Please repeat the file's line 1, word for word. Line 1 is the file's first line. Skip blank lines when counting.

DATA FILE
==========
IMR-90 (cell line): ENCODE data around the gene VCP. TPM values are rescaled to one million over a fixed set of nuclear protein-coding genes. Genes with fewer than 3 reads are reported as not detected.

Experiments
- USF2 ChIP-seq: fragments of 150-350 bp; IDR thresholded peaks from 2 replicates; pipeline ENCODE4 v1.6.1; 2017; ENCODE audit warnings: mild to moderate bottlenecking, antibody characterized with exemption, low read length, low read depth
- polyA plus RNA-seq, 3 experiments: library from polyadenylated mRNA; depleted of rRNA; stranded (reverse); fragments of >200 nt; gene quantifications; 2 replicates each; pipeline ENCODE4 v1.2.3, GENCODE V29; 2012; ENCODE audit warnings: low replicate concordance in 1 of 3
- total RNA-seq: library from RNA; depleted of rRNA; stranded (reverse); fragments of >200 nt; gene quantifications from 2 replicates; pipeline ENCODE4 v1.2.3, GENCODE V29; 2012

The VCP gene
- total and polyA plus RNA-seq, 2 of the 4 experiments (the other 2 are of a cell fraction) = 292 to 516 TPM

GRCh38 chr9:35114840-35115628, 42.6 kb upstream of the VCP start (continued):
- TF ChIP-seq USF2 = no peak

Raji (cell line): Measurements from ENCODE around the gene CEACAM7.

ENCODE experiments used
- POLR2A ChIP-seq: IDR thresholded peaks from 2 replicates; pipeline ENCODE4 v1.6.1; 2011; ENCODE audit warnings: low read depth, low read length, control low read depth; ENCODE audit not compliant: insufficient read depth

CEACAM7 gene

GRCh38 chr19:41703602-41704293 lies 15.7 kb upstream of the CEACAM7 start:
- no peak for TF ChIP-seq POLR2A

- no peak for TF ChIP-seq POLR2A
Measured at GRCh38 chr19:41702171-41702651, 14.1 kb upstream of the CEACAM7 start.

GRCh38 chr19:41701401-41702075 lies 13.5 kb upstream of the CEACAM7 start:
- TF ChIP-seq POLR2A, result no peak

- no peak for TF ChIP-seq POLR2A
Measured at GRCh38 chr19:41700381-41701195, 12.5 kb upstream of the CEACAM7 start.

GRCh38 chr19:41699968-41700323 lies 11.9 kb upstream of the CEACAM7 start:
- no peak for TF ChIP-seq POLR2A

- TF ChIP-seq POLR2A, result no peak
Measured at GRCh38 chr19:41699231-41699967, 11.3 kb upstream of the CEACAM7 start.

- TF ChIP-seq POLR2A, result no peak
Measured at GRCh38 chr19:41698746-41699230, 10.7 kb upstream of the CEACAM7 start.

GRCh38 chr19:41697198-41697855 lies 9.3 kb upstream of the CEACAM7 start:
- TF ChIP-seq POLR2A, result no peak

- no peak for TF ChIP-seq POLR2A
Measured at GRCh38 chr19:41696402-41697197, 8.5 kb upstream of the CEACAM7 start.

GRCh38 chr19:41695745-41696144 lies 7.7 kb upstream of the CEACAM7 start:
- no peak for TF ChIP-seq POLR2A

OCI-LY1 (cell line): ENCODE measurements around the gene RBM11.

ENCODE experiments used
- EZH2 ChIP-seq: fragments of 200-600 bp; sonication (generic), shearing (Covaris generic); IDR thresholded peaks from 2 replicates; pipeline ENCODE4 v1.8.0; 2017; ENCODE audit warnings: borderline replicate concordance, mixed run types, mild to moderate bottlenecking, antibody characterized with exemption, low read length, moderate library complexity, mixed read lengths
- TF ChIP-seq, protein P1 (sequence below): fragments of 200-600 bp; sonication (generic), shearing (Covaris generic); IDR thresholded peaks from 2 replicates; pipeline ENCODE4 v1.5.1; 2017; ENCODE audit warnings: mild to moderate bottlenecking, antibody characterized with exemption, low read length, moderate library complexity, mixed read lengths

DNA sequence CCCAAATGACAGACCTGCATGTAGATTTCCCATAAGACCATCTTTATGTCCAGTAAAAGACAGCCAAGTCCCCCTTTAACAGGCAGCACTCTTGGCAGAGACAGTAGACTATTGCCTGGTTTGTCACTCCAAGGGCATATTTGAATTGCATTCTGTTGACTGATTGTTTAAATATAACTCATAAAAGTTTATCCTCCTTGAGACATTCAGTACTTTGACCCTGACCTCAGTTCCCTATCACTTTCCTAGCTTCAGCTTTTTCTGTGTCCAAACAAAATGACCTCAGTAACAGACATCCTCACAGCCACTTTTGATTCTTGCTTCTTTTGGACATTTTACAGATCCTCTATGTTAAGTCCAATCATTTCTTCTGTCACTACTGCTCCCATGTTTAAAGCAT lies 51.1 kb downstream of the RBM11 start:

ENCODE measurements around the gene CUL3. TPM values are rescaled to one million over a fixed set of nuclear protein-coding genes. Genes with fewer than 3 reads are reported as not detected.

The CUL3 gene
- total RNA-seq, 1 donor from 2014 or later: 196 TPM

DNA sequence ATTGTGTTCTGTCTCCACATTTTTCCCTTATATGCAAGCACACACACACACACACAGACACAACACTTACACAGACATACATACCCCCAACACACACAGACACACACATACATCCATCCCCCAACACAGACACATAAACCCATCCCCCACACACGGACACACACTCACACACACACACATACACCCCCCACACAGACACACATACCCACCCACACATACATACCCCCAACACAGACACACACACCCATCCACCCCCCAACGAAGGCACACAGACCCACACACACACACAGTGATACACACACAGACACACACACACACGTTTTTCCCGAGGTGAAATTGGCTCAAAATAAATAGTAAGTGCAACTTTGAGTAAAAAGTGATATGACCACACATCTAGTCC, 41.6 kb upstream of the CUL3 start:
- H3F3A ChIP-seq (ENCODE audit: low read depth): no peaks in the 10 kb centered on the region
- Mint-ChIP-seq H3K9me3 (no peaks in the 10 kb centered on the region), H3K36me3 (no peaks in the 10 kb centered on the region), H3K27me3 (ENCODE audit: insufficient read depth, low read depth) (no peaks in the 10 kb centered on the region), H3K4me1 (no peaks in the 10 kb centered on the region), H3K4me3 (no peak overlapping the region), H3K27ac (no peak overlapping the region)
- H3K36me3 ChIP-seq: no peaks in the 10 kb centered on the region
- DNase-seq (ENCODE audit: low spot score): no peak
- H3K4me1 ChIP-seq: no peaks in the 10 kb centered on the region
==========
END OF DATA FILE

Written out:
IMR-90 (cell line): ENCODE data around the gene VCP. TPM values are rescaled to one million over a fixed set of nuclear protein-coding genes. Genes with fewer than 3 reads are reported as not detected.